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Thread: A man is charged with murder for the killing done by a cop.

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    Technology Staff Leonhard's Avatar
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    A man is charged with murder for the killing done by a cop.

    In this case a burglar is arrested by the police. The police shoot an accomplice who was his friend. The officer who fatally shot that person is cleared of all charges, but this burglar is charged with murder as an accomplice.

    How can one be an accomplice to a crime that didn't occur. And how is he even considered an accomplice here?

    https://www.okayplayer.com/news/alab...-sentence.html
    Source: https://www.okayplayer.com/news/alabama-teen-lakeith-smith-65-year-prison-sentence.html


    However, Smith didn’t commit the crime he is being charged for. The charges stem from an incident that occurred in 2015 when Smith, then 15, broke into two homes with four other teens in Millbrook, Alabama. Midway through the robbery police arrived and a shootout occurred between the teens and officers. Washington fatally shot during the altercation.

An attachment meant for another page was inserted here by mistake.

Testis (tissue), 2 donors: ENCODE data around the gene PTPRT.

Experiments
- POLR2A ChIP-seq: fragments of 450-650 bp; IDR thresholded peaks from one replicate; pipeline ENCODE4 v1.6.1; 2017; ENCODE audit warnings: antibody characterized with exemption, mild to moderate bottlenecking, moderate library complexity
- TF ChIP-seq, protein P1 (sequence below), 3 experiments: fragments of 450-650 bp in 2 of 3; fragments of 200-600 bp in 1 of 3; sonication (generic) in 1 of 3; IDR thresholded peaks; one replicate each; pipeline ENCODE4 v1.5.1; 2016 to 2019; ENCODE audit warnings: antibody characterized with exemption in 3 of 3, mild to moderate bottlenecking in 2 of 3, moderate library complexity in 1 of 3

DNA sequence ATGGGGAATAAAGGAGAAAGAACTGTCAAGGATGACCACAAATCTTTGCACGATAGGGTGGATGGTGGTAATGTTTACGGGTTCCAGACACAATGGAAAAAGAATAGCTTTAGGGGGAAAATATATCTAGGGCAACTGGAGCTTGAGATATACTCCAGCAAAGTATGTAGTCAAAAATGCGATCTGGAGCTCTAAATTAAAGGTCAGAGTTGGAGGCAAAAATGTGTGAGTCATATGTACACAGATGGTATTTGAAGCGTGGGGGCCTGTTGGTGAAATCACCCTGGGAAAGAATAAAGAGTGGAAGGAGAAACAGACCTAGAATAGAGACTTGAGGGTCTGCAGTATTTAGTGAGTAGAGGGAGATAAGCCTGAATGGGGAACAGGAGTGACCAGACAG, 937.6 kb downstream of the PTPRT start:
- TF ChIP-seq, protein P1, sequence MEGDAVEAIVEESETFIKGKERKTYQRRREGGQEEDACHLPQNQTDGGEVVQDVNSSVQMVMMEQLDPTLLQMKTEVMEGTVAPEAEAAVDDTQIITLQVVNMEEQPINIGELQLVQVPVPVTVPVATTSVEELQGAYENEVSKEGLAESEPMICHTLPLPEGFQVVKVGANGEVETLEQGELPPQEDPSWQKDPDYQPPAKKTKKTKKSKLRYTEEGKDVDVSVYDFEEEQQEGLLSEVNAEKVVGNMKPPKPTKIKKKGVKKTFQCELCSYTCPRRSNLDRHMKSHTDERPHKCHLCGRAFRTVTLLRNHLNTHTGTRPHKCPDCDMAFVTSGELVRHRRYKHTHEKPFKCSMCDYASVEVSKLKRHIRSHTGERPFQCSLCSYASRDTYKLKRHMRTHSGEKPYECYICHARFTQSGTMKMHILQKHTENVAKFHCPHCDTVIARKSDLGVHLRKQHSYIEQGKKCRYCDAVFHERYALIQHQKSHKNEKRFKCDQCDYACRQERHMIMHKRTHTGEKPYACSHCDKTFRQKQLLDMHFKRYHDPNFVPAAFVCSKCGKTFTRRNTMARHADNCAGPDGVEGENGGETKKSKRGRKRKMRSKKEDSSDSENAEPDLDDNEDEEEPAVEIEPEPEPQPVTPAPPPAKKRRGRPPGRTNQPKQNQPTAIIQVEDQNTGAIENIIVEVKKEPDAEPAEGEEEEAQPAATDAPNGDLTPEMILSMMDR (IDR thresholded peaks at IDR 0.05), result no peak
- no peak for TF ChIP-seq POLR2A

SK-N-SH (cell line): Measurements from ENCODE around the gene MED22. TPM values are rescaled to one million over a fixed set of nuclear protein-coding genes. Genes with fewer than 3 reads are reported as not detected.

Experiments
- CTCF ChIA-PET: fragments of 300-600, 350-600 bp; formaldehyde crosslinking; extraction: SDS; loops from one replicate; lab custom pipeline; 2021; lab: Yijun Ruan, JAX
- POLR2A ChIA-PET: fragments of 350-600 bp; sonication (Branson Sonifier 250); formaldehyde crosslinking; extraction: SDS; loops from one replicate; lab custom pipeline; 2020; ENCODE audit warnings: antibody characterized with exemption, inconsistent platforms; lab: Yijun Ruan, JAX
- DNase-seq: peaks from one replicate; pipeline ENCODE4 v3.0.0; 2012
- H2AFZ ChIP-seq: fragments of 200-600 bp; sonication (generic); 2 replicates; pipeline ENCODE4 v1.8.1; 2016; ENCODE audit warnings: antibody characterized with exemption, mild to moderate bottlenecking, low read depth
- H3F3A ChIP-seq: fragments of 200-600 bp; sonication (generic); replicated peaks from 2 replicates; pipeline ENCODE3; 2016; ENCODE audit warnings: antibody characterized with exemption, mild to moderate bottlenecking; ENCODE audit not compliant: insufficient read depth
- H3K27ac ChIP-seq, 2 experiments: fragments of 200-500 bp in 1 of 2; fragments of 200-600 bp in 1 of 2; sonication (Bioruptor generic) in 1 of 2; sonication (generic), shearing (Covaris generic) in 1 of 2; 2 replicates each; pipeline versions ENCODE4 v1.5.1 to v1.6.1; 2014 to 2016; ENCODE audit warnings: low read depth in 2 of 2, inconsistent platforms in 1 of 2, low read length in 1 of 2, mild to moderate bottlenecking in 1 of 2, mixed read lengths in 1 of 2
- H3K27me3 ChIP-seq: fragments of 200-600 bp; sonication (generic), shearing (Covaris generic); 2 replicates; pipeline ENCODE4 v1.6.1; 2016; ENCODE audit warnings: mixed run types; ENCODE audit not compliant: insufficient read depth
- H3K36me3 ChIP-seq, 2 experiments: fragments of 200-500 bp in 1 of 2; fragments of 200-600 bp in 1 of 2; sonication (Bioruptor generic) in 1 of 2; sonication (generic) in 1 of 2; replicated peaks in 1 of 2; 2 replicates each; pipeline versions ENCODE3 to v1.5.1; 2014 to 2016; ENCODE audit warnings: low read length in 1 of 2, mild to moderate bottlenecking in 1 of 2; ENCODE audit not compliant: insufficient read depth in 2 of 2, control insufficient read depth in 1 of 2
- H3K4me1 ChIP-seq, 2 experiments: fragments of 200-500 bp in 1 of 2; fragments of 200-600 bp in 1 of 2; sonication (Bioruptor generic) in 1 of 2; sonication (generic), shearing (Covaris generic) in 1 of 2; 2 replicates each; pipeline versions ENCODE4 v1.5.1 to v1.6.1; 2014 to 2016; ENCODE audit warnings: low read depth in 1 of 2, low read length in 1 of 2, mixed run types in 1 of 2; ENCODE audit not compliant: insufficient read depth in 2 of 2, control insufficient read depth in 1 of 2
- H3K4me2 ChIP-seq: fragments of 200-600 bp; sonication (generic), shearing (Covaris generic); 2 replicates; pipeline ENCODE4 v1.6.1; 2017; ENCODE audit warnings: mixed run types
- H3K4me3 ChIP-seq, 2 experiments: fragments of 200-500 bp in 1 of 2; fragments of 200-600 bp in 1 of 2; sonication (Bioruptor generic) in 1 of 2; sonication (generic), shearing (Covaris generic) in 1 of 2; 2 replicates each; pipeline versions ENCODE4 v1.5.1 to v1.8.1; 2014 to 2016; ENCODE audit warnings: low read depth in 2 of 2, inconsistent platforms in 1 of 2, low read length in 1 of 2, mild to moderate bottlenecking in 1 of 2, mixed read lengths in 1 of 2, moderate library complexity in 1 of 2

Although Smith didn’t shoot Washington, he was still charged with the murder of his friend as an adult under Alabama’s accomplice liability laws. Because of the laws, Smith “is legally liable for the behavior of another who commits a criminal offense if that person aids or abets the first person in committing the offense.”

    The officer who fired the fatal shots at the 16-year-old, however, was cleared of all charges by a grand jury.

    Smith received 30 years for murder, 15 years for burglary, and 10 years each for two theft convictions, to be served back to back. Upon receiving the sentencing from Judge Sibley Reynolds, the teen reportedly laughed in response.

    “I don’t think Mr. Smith will be smiling long when he gets to prison,” District Attorney C.J. Robinson said. “We are very pleased with this sentence. Because the sentences are consecutive, it will be a long time before he comes up for even the possibility for parole, at least 20 to 25 years.”

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    Professor and Chaplain Littlejoe's Avatar